Year in Florence, Italy," 7p.m., 203 Tappan.
Tau Beta Pi-Free Tutoring in lower-level math and science courses, 7-11
p.m., 307 UGLI, 8-10 p.m., 2332 Bursley.,
Scottish Country Dancers-Beginners class, 7 p.m., Intermediate class, 8
Folk Dance Club-Ballroom dancing, 7-8:30 p.m., League.
League-International night, Australia, 5-7:15 p.m.
Museum of Art-Closed.
WCBN-88.3 FM, Council of Black Student Organ., "We Demand Trotter
House Back," 6-6:30 p.m.; Issuistic: Rise & Demise of the Ann Arbor Hash
Fest, 7-8 p.m.
War Tax Protestor's Silent Vigil No. 4-noon-1 p.m., Diag
American Cancer niiv-affodil Days: flowers on sale to raise funds
By BILL SPINDLE
Ann Arbor police yesterday filed charges ab
against a man who held off dozens of e
police officers Tuesday night after si
firing several rounds ofashots out of his
N. First St. home. th+
Police officials said the man, repor- w
tedly Thomas Hackman, 26, of 314 N.th
First St., was transferred yesterday of
from University Hospital, where he was t
treated for a "minor" face wound he I
suffered during the three-and-a-half- an
hour siege. o
He was taken to Ypsilanti State fi
Hospital, where he will be capable of un
standing trial, police said.M
HACKMAN WAS charged yesterday d
with "intent to commit great bodily al
harm" and with "malicious destruction do
of property valued above $1,000," do
Also, yesterday, police officials were
ble to piece together in greater detail
xactly what had happened during the
ege the night before.
THEY SAID Hackman opened fire on
he street shortly before 7 p.m. Tuesday
ith a .22-caliber rifle. The bullets tore
hrough the large plate glass windows
an empty business building across
Officer William Wise who was sent to
nswer reports of the shots, stepped out
I his car just as Hackman allegedly
red a second set of shots. Wise dove
rnder his car, where he was trapped for
nost of the episode. Police said yester-
ay that Hackman apparently was not
iming at Wise, but was firing at ran-
om from the door as they said he had
one on the first set of rounds.
Hackman, who police said had
smoked a "considerable amount" of
marijuana, then allegedly. barricaded
himself alone in the house and began a
three-hour seige with police. Ann Arbor,
police brought in their Special Tactics
Unit (S.T.U.) and surrounded the house
with support from Washtenaw County
and Pittsfield Township officers.
SPECIALLY trained hostage and
crisis situation negotiators, who talked
to Hackman on the telephone
throughout the three hours, reported
that his speech was "extremely disjoin-
ted," and that he was acting "very
Hackman broke the seige at 10:30
p.m. when he fired "numerous" shots
at detective Greg Stewart, an S.T.U. of-
ficer who was perched on the roof of a
nearby residence. Stewart returned one
round of fire from his high powered
rifle to protect himself. Stewart's bullet
struck the sill of the window Hackman
was firing from, sending splinters into
After the volley of shots, Hackman
left the rifle upstairs in the bedroom he
had been firing from and went down-
stairs where police kicked in the front
door and found him "weeping" in the
living room. He was arrested without
any resistance, said Corbett.
Committee passes GSL fund increase
(Continued from Page 1)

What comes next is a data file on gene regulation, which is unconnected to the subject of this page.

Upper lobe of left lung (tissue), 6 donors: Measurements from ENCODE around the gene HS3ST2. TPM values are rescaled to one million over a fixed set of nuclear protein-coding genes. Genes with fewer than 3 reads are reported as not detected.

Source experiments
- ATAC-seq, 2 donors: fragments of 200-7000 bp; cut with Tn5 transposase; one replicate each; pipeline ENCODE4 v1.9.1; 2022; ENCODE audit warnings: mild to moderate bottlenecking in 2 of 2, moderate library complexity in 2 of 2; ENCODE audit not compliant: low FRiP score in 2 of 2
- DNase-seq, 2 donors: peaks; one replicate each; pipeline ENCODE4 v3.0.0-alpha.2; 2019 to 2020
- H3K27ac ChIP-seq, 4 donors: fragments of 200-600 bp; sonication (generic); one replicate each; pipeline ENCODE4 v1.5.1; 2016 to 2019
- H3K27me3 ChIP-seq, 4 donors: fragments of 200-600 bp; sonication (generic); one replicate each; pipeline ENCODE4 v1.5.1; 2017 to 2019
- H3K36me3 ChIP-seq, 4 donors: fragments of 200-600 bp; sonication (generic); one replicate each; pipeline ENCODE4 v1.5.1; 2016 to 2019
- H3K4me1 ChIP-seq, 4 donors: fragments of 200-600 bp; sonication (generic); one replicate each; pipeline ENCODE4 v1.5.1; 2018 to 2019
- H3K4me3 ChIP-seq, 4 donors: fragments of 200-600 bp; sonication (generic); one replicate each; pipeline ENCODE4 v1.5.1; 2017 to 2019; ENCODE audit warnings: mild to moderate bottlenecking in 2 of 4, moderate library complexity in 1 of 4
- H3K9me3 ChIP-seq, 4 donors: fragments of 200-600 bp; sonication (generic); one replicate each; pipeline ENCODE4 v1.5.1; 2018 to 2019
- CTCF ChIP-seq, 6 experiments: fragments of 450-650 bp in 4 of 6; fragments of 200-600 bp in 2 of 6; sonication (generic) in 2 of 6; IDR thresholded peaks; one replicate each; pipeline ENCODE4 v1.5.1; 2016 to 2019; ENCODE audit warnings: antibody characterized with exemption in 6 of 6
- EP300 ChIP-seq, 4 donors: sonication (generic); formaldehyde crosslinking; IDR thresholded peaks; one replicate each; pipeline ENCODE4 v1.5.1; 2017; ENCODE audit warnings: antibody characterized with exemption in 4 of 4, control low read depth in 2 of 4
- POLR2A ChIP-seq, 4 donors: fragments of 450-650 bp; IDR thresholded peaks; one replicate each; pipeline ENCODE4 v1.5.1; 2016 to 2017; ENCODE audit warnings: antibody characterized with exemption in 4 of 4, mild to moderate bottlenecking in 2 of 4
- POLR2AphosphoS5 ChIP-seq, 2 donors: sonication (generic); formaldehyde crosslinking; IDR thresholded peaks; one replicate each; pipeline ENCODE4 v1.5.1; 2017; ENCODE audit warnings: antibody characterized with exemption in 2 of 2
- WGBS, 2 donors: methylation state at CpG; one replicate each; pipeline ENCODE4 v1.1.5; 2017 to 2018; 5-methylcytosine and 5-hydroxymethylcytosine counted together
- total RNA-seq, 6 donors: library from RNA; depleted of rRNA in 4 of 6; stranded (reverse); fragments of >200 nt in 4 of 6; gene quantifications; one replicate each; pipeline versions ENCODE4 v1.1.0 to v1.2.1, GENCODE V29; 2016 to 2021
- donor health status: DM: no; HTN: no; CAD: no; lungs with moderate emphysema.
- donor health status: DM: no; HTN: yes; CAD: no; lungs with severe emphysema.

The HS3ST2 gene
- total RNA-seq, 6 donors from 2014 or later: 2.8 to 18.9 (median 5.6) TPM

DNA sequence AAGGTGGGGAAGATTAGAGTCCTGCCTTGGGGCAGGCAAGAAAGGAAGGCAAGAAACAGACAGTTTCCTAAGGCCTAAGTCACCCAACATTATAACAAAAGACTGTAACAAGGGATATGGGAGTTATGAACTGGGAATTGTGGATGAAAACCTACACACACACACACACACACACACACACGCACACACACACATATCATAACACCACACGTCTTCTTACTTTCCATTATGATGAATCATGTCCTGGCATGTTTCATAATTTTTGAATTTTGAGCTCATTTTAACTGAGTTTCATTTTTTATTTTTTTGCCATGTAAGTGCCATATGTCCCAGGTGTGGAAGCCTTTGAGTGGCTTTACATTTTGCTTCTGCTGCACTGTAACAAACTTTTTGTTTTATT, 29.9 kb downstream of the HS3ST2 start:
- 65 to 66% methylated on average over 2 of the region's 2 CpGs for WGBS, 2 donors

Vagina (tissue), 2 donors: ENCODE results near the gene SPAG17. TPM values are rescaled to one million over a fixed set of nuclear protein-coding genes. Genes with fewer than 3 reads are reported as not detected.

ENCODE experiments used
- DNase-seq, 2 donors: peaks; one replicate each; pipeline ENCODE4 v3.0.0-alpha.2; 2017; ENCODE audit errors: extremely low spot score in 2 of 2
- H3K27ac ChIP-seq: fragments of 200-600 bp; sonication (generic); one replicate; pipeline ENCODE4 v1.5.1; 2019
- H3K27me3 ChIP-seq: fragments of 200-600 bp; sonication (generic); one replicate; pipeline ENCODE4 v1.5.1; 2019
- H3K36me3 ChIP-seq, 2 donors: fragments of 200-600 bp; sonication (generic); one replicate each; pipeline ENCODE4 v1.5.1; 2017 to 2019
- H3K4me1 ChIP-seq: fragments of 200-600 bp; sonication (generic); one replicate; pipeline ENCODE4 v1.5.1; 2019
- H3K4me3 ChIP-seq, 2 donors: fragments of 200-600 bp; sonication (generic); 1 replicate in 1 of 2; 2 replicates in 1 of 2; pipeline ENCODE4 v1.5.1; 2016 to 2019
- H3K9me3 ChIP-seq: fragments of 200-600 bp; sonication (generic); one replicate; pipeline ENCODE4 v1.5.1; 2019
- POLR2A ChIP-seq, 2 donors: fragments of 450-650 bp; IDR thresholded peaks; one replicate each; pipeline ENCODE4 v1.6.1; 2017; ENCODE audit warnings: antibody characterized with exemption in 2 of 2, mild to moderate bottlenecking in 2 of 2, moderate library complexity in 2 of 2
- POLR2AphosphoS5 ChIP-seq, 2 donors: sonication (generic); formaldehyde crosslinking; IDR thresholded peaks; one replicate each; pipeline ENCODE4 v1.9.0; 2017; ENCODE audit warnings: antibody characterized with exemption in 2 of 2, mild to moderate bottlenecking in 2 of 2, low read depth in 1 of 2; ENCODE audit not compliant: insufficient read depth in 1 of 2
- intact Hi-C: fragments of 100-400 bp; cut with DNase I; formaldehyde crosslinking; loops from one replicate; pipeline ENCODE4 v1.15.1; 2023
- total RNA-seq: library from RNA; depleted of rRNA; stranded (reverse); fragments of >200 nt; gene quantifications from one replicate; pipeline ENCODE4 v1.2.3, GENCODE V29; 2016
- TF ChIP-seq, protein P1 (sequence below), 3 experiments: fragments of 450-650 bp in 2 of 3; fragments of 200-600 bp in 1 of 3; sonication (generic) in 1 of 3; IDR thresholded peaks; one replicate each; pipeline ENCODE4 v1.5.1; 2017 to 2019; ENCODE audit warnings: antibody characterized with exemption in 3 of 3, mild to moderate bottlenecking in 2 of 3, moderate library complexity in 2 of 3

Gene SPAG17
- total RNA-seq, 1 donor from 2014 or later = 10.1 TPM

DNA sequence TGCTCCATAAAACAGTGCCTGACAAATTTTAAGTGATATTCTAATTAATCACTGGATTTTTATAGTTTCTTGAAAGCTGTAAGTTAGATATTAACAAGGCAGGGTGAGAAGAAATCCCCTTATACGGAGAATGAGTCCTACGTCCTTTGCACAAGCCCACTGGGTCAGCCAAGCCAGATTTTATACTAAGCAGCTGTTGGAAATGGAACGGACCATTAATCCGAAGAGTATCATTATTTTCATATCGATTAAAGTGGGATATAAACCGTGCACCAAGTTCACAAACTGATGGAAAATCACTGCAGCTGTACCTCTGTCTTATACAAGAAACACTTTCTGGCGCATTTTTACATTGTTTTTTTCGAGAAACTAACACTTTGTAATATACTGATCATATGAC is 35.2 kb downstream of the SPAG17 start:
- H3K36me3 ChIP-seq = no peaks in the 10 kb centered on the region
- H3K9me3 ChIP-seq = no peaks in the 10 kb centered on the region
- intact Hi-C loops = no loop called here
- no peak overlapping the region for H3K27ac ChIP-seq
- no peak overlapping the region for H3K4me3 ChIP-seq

congressional approval, it would
guarantee graduate And professional
student eligibility for the program until
at least Oct. 1, 1982. By this time, most
students would have already received
their loans for the 1982-83 academic
It had been previously proposed that
graduate and professional students no
longer be allowed to receive GSLs.
Part of the money appropriated by
the new bill would also be used to cover
costs for Pell and State Student Incen-
tive Grants - for which only un-
dergraduate students are eligible -
and the College Work-Study Program.
Graduate and professional students
made up about 26 percent of the
borrowersrunder the GSL Program last
year and receiv~ed about 30 percent of
the funds awarded, according to figures
compiled by the Graduate and
Professional Financial Aid Council.
THE NUMBER of students affected is
what has brought more attention to that
proposal," University Director of
Financial Aid Harvey Grotrian said.
The interest rate on a GSL is either
seven or nine per cent, depending on
when the loan was signed, and
repayment is deferred until the student
has completed his educational
In addition to the GSL and auxiliary
Loan to Assist Students programs, the
only other types of federal aid graduate
students are eligible for are the
National Direct Student Loan and
College Work Study Programs.
THE FACT that these students are
eligible for less forms of alternative aid
then undergraduates may be one.
reason, according to Grotrian, that
their elimination from the GSL
Program received little support.
Grotrian said he also believes
Congress has been influenced by student
and institutional response to financial
aid cutbacks, but added, "I don't think
either group, singularly could have
awakened the conscience of Congress."
-Jackie Parker, a legislative assistant
to Sen. Carl Levin (D-Mich.), said,
however, she believes the Reagan ad-
ministration plans to eventually cut off
all federl aid for higher education.
"Their aim," she said, "is to squeeze,
squeeze, squeeze, until it's down to
BUT, PARKER said, "We're not
going to give him (Reagan) what he
wants," adding she was fairly confident
the appropriations bill would be passed
by the Senate.
A spokesperson for Sen. Donald
Riegle (D-Mich.) also said she expects
the bill to be approved and that op-
postition to other proposed cuts in the
GSL program may be increasing.
She cautioned, however, that
graduate students still face the danger
of being eliminated from the program
in the future.
Bill Kerans, press secretary for Rep.
Carl Pursell (R-Ann Arbor), said he
expects the Senate vote on the funds to
He agreed, however, that support for
Reagan's proposed cuts may be shif-
ting. "The people we have talked to
seem to indicate that support is
building to maintain these programs at
what we consider an appropriate
level," he said.